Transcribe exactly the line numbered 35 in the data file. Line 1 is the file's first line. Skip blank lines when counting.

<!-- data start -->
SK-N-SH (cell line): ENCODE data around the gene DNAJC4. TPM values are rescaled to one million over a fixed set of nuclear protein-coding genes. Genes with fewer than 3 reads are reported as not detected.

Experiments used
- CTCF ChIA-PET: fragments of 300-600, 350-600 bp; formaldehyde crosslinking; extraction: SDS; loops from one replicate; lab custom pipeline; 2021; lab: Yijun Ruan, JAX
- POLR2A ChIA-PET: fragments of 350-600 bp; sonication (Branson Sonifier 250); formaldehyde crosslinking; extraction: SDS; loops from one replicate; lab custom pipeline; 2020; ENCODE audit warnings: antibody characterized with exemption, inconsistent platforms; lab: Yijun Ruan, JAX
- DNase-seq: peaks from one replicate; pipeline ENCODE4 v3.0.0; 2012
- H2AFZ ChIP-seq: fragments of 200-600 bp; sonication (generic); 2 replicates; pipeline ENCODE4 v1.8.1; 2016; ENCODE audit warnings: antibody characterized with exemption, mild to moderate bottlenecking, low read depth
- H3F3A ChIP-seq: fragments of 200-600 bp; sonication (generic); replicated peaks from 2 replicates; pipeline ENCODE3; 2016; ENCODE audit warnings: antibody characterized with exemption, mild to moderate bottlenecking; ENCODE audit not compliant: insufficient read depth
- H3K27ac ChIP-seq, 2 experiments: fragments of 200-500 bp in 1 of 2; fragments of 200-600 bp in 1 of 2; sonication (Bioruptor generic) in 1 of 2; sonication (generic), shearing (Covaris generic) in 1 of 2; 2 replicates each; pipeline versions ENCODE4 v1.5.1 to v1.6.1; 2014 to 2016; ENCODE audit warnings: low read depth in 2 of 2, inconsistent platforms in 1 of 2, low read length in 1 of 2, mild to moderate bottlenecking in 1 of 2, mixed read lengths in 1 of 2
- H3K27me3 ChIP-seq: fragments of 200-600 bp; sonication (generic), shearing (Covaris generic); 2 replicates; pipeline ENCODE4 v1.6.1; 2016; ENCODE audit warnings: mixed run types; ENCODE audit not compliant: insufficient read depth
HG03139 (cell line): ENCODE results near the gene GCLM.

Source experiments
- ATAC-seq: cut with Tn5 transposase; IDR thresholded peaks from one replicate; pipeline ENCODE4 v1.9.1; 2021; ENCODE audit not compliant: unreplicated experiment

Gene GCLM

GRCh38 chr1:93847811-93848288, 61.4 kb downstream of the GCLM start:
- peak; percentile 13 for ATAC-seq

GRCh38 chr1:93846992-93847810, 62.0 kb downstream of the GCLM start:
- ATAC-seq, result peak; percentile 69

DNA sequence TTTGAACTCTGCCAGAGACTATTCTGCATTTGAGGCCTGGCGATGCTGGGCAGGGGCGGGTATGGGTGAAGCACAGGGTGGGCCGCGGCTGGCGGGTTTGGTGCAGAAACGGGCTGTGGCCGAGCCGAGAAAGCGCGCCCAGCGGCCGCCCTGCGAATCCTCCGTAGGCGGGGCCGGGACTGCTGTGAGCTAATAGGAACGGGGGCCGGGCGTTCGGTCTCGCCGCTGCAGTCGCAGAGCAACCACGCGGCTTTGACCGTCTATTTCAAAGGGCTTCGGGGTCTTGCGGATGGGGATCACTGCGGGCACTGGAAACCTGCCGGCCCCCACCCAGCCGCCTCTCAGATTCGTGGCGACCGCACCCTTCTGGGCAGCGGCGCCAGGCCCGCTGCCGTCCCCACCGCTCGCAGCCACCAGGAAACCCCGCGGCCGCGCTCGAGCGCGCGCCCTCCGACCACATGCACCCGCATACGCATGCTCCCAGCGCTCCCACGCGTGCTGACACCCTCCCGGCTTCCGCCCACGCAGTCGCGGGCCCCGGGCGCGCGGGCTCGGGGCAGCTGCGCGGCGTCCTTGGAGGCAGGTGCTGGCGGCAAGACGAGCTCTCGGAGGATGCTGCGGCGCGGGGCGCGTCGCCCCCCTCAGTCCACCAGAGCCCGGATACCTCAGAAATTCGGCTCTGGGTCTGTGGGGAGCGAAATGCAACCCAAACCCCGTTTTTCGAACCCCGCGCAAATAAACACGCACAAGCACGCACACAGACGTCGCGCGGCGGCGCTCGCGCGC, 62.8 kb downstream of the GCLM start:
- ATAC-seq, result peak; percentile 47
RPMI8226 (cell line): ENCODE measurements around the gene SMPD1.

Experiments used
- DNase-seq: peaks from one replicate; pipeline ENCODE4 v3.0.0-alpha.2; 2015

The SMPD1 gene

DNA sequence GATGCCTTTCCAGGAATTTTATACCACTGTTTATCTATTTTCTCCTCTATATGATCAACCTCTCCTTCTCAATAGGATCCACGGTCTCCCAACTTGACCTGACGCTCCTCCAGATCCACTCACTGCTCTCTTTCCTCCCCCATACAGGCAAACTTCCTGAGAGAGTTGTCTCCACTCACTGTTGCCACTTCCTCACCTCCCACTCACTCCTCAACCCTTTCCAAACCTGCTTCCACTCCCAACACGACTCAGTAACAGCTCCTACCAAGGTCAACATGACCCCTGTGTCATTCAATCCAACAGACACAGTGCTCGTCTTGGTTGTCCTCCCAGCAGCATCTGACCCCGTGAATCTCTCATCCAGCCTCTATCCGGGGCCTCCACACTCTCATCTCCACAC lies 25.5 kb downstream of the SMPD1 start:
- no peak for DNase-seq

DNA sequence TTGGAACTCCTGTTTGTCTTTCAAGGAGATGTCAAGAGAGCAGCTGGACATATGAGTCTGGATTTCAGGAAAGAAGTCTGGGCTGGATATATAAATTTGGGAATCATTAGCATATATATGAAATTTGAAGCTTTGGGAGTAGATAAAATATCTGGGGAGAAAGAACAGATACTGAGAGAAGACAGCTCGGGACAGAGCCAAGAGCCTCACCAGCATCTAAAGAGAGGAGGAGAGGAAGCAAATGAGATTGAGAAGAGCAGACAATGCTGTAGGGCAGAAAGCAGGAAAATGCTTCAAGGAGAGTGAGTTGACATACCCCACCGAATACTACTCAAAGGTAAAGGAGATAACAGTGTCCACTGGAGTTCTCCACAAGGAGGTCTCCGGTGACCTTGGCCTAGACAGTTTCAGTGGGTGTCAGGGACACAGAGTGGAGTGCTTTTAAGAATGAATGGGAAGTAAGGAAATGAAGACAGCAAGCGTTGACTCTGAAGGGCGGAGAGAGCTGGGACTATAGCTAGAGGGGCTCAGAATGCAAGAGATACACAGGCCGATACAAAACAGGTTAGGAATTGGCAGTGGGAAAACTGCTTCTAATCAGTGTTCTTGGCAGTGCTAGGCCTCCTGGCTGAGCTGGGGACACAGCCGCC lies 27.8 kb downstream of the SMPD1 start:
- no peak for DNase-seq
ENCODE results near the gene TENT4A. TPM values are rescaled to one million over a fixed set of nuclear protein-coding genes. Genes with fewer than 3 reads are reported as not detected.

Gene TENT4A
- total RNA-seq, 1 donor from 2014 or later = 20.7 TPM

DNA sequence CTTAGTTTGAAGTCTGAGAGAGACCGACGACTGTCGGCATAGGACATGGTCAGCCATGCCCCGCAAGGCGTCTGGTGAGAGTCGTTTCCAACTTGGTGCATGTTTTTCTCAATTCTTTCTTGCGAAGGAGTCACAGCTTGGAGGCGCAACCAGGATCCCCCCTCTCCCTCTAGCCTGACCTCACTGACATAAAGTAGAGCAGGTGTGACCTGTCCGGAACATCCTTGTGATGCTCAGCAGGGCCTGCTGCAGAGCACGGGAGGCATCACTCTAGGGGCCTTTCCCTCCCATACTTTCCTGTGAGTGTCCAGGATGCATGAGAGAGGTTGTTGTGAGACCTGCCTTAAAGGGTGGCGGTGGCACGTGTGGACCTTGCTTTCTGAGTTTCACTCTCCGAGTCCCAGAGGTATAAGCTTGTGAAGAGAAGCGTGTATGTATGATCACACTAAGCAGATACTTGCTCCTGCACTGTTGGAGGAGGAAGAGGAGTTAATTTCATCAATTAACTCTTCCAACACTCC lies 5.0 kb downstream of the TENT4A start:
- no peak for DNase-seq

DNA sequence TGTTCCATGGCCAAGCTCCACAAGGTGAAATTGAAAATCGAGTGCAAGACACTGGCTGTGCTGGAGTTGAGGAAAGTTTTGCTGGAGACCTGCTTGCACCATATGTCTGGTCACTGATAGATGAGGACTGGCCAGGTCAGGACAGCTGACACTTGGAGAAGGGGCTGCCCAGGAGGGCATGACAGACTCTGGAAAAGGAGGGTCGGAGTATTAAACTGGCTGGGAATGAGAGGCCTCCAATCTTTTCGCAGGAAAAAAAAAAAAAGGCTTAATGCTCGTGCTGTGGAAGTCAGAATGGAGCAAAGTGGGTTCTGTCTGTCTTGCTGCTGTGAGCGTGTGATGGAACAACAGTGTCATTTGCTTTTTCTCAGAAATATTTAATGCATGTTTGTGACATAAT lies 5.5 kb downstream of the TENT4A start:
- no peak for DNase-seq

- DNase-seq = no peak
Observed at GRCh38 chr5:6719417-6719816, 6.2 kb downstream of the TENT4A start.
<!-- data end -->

- DNase-seq = no peak